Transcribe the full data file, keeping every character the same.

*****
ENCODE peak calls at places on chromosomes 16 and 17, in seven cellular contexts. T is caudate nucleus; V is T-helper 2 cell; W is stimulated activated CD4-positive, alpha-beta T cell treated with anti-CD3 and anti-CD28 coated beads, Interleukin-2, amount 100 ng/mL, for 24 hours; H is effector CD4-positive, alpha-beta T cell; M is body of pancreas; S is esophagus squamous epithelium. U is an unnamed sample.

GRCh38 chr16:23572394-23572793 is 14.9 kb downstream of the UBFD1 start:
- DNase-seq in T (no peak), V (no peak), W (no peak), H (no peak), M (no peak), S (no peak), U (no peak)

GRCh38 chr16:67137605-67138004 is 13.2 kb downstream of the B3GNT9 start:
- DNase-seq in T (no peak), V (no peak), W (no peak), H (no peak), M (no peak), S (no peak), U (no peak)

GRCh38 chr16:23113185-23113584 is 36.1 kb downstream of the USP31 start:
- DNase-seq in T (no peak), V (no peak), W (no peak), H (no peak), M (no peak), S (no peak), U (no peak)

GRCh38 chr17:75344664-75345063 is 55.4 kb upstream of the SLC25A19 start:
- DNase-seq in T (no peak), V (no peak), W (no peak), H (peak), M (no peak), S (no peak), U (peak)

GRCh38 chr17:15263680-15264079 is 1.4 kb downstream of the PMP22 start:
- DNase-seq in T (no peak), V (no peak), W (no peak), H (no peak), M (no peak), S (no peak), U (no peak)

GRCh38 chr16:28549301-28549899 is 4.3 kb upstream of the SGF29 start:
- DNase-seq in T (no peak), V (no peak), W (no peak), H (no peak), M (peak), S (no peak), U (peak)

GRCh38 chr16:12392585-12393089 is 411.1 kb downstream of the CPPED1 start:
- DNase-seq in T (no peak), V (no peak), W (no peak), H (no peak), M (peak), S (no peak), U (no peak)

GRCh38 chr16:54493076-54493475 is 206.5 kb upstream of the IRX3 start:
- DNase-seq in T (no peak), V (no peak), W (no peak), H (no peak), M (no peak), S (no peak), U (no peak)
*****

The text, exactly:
ENCODE peak calls at places on chromosomes 16 and 17, in seven cellular contexts. T is caudate nucleus; V is T-helper 2 cell; W is stimulated activated CD4-positive, alpha-beta T cell treated with anti-CD3 and anti-CD28 coated beads, Interleukin-2, amount 100 ng/mL, for 24 hours; H is effector CD4-positive, alpha-beta T cell; M is body of pancreas; S is esophagus squamous epithelium. U is an unnamed sample.

GRCh38 chr16:23572394-23572793 is 14.9 kb downstream of the UBFD1 start:
- DNase-seq in T (no peak), V (no peak), W (no peak), H (no peak), M (no peak), S (no peak), U (no peak)

GRCh38 chr16:67137605-67138004 is 13.2 kb downstream of the B3GNT9 start:
- DNase-seq in T (no peak), V (no peak), W (no peak), H (no peak), M (no peak), S (no peak), U (no peak)

GRCh38 chr16:23113185-23113584 is 36.1 kb downstream of the USP31 start:
- DNase-seq in T (no peak), V (no peak), W (no peak), H (no peak), M (no peak), S (no peak), U (no peak)

GRCh38 chr17:75344664-75345063 is 55.4 kb upstream of the SLC25A19 start:
- DNase-seq in T (no peak), V (no peak), W (no peak), H (peak), M (no peak), S (no peak), U (peak)

GRCh38 chr17:15263680-15264079 is 1.4 kb downstream of the PMP22 start:
- DNase-seq in T (no peak), V (no peak), W (no peak), H (no peak), M (no peak), S (no peak), U (no peak)

GRCh38 chr16:28549301-28549899 is 4.3 kb upstream of the SGF29 start:
- DNase-seq in T (no peak), V (no peak), W (no peak), H (no peak), M (peak), S (no peak), U (peak)

GRCh38 chr16:12392585-12393089 is 411.1 kb downstream of the CPPED1 start:
- DNase-seq in T (no peak), V (no peak), W (no peak), H (no peak), M (peak), S (no peak), U (no peak)

GRCh38 chr16:54493076-54493475 is 206.5 kb upstream of the IRX3 start:
- DNase-seq in T (no peak), V (no peak), W (no peak), H (no peak), M (no peak), S (no peak), U (no peak)